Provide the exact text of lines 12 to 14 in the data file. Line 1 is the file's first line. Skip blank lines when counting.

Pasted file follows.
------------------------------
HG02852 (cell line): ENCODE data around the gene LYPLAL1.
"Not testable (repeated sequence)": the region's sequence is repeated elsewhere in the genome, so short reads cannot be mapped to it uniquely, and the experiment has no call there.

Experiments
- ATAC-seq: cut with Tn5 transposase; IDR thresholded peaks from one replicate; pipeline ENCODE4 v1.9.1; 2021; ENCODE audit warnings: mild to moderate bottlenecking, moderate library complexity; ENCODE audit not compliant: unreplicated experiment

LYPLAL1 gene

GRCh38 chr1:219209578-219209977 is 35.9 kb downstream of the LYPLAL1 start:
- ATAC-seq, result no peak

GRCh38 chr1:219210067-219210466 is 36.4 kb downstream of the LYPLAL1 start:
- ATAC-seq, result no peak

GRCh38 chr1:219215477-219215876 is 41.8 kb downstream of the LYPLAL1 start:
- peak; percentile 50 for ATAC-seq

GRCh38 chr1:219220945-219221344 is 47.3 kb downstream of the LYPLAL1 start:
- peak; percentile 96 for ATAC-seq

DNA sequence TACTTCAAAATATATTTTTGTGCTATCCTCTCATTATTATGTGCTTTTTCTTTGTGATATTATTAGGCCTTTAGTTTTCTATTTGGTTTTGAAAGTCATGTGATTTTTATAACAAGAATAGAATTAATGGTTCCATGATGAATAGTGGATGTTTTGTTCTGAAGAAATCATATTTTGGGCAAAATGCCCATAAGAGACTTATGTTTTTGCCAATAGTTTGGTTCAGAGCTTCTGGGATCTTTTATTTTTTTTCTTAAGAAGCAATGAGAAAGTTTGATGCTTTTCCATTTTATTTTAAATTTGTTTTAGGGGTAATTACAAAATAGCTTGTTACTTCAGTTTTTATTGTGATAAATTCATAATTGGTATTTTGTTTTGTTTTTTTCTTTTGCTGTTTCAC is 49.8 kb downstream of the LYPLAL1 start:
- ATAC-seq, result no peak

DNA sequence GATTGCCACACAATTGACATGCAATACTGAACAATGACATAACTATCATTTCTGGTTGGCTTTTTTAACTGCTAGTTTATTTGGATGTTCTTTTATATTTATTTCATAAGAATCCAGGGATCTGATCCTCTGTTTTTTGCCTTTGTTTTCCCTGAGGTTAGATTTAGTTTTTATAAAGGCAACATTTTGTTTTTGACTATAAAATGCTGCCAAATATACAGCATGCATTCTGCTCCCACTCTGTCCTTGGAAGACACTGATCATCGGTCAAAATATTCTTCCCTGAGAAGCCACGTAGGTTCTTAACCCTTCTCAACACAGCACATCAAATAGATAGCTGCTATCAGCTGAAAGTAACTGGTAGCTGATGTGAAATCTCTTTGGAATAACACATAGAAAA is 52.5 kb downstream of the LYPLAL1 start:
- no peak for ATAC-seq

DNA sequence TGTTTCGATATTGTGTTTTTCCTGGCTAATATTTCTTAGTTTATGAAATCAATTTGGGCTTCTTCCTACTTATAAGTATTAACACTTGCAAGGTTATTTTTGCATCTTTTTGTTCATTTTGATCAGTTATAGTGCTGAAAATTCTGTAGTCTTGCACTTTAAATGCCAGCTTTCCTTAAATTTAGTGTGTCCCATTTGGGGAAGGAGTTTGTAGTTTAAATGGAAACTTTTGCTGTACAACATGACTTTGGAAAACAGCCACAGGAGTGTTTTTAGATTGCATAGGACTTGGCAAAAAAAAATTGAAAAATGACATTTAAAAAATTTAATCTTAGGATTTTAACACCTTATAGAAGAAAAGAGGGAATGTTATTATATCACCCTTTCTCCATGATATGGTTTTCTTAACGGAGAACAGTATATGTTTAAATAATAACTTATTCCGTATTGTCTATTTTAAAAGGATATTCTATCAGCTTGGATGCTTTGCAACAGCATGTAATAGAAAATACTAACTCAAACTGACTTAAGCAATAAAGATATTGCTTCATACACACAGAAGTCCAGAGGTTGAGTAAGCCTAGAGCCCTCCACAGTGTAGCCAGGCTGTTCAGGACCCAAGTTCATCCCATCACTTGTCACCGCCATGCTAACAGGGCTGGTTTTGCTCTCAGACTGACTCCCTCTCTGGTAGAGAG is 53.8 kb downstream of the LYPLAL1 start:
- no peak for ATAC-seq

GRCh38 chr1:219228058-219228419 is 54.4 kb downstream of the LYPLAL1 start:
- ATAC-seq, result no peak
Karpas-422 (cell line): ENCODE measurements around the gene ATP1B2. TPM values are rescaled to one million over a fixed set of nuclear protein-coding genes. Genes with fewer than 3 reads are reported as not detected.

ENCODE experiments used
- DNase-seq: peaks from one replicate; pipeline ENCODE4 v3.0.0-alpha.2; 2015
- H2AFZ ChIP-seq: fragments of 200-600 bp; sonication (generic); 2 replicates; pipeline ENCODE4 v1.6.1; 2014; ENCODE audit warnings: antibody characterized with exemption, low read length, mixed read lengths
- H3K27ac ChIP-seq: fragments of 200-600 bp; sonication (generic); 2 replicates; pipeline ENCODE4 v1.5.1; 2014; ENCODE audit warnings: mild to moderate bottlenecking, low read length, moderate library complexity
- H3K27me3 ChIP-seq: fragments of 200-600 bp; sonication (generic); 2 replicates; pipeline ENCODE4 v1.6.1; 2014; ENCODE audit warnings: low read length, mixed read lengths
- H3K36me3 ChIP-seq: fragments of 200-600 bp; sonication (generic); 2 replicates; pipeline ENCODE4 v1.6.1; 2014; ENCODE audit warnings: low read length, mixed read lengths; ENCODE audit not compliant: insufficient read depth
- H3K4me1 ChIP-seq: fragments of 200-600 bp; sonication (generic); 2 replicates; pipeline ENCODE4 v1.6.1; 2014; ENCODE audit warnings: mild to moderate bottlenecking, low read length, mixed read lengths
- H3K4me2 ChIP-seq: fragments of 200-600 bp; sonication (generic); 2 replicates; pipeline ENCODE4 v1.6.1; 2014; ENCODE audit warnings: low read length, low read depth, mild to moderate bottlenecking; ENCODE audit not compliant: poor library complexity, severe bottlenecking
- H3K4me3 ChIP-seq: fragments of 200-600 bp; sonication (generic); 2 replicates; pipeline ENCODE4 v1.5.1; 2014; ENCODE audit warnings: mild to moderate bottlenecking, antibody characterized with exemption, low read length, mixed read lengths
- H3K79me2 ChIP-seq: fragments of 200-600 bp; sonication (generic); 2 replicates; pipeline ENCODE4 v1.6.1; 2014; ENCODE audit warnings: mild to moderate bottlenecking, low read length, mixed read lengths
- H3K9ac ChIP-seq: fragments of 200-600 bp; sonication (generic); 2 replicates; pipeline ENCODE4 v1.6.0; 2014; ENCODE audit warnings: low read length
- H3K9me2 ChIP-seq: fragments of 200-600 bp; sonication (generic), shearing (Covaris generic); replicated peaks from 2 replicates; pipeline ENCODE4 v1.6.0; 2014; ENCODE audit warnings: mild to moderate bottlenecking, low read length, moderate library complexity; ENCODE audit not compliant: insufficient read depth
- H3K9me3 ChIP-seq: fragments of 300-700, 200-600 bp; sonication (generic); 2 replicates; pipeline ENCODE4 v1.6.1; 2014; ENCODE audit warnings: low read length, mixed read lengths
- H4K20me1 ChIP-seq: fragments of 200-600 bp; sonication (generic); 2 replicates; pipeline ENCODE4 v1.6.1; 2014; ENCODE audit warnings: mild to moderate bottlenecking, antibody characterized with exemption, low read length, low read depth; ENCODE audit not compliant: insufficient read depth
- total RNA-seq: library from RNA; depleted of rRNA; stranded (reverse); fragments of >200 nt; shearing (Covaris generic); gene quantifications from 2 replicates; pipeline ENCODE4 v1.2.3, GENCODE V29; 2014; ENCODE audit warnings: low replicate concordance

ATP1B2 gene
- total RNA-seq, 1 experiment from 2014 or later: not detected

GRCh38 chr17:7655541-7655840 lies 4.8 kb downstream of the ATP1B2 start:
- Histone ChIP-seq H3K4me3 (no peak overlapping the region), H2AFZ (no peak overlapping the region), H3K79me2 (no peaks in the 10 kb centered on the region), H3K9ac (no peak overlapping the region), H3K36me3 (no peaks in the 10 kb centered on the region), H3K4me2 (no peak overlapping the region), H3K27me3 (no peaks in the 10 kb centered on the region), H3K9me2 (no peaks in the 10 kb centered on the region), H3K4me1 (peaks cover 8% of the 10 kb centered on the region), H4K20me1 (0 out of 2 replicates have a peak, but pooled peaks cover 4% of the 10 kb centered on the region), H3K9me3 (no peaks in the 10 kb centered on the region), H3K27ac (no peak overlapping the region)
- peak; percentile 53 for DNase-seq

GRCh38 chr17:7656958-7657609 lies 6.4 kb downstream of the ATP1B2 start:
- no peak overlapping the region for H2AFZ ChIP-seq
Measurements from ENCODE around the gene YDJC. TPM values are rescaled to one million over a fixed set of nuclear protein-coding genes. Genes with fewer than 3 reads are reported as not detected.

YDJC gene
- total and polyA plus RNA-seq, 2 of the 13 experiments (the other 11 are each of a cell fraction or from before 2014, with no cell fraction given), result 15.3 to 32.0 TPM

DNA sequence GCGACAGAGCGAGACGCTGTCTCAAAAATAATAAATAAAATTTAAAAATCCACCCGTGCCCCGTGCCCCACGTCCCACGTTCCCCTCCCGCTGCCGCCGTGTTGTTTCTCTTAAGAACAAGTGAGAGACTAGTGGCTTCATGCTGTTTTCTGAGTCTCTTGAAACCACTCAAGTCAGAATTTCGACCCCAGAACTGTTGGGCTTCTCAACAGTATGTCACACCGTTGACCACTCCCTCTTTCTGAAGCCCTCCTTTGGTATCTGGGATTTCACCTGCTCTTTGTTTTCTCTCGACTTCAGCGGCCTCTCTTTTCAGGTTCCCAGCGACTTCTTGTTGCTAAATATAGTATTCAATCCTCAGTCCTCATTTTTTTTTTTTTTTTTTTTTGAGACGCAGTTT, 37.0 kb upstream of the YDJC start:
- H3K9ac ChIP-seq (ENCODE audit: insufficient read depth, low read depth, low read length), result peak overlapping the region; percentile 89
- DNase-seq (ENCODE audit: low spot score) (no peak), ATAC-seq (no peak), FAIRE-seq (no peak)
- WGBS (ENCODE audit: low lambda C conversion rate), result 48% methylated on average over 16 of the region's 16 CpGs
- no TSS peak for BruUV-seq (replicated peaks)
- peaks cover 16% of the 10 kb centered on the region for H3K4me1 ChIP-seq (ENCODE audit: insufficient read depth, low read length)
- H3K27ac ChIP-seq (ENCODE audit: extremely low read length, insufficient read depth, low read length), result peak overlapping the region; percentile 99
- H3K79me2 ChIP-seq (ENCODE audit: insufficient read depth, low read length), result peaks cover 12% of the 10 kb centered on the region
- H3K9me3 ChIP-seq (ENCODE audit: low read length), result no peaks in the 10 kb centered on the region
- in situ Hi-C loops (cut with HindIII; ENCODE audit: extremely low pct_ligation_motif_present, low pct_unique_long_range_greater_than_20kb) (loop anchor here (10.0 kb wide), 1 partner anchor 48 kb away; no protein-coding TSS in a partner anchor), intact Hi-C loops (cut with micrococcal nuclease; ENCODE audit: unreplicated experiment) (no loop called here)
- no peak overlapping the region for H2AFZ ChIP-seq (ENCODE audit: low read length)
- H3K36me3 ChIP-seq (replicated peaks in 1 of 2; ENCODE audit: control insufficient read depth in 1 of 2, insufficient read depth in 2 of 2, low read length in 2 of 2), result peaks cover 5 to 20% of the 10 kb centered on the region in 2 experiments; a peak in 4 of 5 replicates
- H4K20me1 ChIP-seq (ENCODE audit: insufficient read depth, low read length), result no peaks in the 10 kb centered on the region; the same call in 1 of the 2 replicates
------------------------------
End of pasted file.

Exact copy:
GRCh38 chr1:219220945-219221344 is 47.3 kb downstream of the LYPLAL1 start:
- peak; percentile 96 for ATAC-seq

DNA sequence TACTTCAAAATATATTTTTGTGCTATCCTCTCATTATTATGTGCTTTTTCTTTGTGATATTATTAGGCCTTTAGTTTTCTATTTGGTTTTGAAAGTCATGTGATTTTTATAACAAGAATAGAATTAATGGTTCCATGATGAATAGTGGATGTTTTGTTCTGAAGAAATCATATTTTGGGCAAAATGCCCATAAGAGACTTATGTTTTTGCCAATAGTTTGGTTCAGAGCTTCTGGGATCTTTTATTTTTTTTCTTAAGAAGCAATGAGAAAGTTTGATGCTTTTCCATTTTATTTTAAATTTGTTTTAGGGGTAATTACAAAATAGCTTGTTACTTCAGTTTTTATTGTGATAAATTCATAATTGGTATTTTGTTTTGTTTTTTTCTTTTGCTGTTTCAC is 49.8 kb downstream of the LYPLAL1 start: